‘Don’t try us’: Trump warns North Korea of US military capabilities
US president describes North Korea as a ‘hell no person deserves’ in Seoul speech
President Donald Trump warned North Korea not to underestimate America’s military capabilities and said Kim Jong-un’s nuclear weapons programme was making the North Korean leader and his regime less safe.
“Today I hope I speak not only for our countries, but for all civilised nations when I say to the North: Do not underestimate us. And do not try us,” Mr Trump told South Korea’s national assembly during his five-nation Asian tour.
On Tuesday he hit more conciliatory tones on North Korea after a summit with South Korean leader Moon Jae-in, but his speech to the national assembly, the first by a US leader to the Seoul parliament for 24 years, was uncompromising.
Mr Trump did hold out the prospect of a way forward, but only under very tough conditions.
“We will offer a path to a much better future. It begins with an end to the aggression of your regime, a stop to your development of ballistic missiles, and complete, verifiable and total denuclearisation,” he said.
“The weapons that you are acquiring are not making you safer, they are putting your regime in grave danger. Every step you take down this dark path increases the peril you face,” Mr Trump said, in a direct message to Mr Kim.
“The world cannot tolerate the menace of a rogue regime that threatens it with nuclear devastation,” Mr Trump said.
In his speech that received a standing ovation, he painted a picture of a cruel and backward regime, and contrasted North Korea with the richer South.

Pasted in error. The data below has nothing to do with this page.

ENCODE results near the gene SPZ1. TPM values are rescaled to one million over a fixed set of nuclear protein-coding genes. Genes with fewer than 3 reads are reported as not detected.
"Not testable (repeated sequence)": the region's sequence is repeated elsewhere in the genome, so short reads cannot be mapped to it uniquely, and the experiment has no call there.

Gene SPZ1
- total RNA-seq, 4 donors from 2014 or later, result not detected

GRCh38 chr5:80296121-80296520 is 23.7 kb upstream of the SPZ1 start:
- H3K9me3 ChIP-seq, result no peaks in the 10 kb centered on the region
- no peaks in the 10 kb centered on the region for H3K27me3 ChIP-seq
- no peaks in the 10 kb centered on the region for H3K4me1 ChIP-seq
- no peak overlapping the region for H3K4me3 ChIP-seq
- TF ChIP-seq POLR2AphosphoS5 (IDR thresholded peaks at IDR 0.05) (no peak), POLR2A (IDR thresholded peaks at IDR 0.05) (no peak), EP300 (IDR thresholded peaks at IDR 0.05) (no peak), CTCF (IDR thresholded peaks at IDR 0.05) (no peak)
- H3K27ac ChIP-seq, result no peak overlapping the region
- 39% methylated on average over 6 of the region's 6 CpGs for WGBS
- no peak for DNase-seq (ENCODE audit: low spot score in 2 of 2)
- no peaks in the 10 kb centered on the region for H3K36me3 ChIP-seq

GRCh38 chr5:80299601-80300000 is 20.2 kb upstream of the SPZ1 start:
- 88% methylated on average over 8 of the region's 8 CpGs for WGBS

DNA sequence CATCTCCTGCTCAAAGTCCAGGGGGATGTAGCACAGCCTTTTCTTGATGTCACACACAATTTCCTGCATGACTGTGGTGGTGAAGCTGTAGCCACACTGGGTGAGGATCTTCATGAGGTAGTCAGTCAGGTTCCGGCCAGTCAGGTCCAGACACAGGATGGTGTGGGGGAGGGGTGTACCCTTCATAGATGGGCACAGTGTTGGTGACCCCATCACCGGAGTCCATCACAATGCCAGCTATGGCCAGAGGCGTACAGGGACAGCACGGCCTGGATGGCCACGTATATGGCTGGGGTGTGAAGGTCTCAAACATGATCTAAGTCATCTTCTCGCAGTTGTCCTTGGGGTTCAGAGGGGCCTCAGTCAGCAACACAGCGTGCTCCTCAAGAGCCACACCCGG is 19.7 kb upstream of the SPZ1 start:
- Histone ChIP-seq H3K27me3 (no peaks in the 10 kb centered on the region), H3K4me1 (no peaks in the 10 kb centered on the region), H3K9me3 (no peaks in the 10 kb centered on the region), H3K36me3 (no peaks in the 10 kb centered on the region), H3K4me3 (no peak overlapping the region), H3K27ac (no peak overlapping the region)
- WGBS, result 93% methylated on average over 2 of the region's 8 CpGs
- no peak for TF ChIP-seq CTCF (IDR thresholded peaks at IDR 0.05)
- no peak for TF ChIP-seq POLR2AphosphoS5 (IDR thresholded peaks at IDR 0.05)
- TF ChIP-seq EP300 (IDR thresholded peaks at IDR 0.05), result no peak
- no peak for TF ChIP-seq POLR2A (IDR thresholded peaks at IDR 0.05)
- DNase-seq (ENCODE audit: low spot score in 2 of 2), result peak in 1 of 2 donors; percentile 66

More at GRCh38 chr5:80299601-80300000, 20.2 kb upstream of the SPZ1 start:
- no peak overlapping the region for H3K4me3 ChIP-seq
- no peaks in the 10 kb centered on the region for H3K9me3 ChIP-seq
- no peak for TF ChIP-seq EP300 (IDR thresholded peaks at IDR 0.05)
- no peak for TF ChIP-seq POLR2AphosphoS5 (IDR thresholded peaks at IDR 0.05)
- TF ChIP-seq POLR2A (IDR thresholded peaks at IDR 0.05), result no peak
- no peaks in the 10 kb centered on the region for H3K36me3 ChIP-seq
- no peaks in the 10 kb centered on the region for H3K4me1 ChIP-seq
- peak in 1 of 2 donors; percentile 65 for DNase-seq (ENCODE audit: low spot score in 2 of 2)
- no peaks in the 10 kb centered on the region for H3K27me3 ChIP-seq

“North Korea is a country ruled by a cult,” he said, going on to describe it as a “hell no person deserves.”
‘Taken away in a bucket’
Earlier Mr Trump was forced to cancel a surprise visit to the demilitarised zone because of fog. He had denied he was going there but then went anyway, however his helicopter was forced to turn back.
Mr Trump was speaking shortly before leaving for Beijing and had strong words for China, North Korea’s main trading partner and ideological ally, which he has occasionally criticised for not doing enough to pressure Pyongyang.
“To those nations that choose to ignore this threat or, worse still, to enable it, the weight of this crisis is on your conscience,” he said.
There was a major security lockdown around the St Regis hotel in Beijing shortly before his anticipated arrival, with a whole city block surrounded by security fencing, scores of soldiers and People’s Armed Police on patrol.
China’s president Xi Jinping is likely to repeat the line that Beijing it is doing all it can to rein in its ally, but Mr Trump will reiterate calls for China to stop providing oil and fuel.
In one section of his speech in Seoul, during his description of North Korea’s dystopia, Mr Trump told of how “one woman’s baby born to a Chinese father was taken away in a bucket. ... So why would China feel an obligation to help North Korea?”